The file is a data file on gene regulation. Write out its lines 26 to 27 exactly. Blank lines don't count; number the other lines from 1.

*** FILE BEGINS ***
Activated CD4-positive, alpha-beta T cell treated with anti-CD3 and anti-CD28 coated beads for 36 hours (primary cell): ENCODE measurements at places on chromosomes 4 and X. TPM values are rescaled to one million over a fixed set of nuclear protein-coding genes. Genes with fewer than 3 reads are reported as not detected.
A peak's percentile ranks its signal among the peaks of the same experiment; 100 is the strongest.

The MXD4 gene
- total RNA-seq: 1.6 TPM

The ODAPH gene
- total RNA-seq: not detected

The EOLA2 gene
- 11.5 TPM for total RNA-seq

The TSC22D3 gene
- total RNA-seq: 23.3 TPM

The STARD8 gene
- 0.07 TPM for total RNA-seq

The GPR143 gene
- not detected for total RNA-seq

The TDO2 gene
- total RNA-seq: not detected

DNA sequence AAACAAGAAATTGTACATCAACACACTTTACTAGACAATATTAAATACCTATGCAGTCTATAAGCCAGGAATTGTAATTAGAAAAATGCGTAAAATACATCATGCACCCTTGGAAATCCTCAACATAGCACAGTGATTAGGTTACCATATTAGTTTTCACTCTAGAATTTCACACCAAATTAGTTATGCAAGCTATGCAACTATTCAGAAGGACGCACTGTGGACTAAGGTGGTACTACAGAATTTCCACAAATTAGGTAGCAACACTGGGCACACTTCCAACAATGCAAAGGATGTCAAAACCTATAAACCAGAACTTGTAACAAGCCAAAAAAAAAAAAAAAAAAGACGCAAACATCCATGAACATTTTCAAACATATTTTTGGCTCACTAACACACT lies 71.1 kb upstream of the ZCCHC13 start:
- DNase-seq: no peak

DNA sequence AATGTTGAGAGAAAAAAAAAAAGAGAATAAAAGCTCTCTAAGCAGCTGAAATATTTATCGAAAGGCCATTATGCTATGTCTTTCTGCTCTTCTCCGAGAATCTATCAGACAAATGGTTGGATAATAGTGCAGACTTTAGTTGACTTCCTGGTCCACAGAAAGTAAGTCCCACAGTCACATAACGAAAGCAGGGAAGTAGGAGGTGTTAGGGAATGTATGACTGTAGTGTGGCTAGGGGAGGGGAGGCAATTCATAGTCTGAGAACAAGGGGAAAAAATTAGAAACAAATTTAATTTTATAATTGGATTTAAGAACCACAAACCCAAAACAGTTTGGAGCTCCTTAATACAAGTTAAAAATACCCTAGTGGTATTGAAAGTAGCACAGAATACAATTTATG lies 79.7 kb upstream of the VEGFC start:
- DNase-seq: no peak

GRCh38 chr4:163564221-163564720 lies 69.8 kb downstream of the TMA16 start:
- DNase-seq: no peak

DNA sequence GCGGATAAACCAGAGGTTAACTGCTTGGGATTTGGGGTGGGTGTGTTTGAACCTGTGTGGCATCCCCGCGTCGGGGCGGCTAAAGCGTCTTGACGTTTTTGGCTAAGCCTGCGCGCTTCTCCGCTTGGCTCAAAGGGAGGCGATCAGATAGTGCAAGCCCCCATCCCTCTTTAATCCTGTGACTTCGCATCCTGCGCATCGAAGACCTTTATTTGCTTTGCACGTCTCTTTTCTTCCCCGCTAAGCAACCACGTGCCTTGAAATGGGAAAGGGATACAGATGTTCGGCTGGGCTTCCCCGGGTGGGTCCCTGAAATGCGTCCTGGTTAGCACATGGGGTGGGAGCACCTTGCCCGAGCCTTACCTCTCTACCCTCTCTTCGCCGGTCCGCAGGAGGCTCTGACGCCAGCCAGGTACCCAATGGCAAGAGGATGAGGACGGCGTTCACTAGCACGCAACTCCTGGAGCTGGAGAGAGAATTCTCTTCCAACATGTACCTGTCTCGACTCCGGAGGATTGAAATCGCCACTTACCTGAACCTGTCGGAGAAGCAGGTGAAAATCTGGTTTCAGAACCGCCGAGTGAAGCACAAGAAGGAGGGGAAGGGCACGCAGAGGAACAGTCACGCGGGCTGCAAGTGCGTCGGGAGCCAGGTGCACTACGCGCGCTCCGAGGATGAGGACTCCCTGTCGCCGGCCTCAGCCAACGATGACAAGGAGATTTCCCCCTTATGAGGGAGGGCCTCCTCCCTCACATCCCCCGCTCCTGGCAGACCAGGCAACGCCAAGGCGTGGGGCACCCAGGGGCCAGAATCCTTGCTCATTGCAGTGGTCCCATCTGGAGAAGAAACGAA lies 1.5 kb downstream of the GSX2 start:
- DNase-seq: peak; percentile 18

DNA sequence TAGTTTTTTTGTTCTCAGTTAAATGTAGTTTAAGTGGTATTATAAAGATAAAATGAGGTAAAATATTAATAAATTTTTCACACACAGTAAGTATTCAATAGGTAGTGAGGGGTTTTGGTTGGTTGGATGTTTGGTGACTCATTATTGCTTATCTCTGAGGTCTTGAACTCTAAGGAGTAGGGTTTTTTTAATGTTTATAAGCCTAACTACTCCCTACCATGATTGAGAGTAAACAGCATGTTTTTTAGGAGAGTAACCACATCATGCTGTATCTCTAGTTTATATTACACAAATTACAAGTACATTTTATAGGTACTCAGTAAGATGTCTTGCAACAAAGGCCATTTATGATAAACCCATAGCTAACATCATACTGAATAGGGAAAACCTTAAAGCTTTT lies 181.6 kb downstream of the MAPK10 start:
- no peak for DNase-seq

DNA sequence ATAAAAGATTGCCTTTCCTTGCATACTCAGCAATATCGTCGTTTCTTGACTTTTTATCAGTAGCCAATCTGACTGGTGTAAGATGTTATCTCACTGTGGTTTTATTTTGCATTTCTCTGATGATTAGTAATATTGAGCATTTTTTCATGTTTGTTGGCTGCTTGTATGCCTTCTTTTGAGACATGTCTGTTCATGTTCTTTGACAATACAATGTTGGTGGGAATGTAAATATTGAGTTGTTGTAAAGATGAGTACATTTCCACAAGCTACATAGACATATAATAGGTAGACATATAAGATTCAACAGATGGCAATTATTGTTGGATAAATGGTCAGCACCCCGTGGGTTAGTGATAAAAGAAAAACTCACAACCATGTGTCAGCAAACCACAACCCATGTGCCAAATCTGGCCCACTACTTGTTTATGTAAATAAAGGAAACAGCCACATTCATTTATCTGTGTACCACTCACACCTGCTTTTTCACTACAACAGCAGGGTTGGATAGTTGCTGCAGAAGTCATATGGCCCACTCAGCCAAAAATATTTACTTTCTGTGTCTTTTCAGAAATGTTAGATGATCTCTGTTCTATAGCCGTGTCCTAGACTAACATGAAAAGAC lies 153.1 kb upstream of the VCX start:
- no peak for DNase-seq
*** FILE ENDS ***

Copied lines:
- no peak for DNase-seq

DNA sequence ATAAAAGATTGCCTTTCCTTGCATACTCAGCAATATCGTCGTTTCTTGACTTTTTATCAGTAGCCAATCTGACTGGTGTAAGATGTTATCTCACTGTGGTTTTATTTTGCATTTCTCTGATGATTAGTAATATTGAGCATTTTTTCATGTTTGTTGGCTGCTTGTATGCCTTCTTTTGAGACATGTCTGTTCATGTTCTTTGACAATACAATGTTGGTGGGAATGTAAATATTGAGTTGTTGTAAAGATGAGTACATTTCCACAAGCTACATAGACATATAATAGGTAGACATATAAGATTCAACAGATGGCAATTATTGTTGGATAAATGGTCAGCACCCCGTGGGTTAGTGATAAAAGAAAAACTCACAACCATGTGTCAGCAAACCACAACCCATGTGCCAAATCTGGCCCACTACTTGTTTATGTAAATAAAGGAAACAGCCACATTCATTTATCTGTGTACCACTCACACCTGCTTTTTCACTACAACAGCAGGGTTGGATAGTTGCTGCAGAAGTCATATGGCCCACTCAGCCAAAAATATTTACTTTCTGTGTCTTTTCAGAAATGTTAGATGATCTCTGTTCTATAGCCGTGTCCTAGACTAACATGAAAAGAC lies 153.1 kb upstream of the VCX start: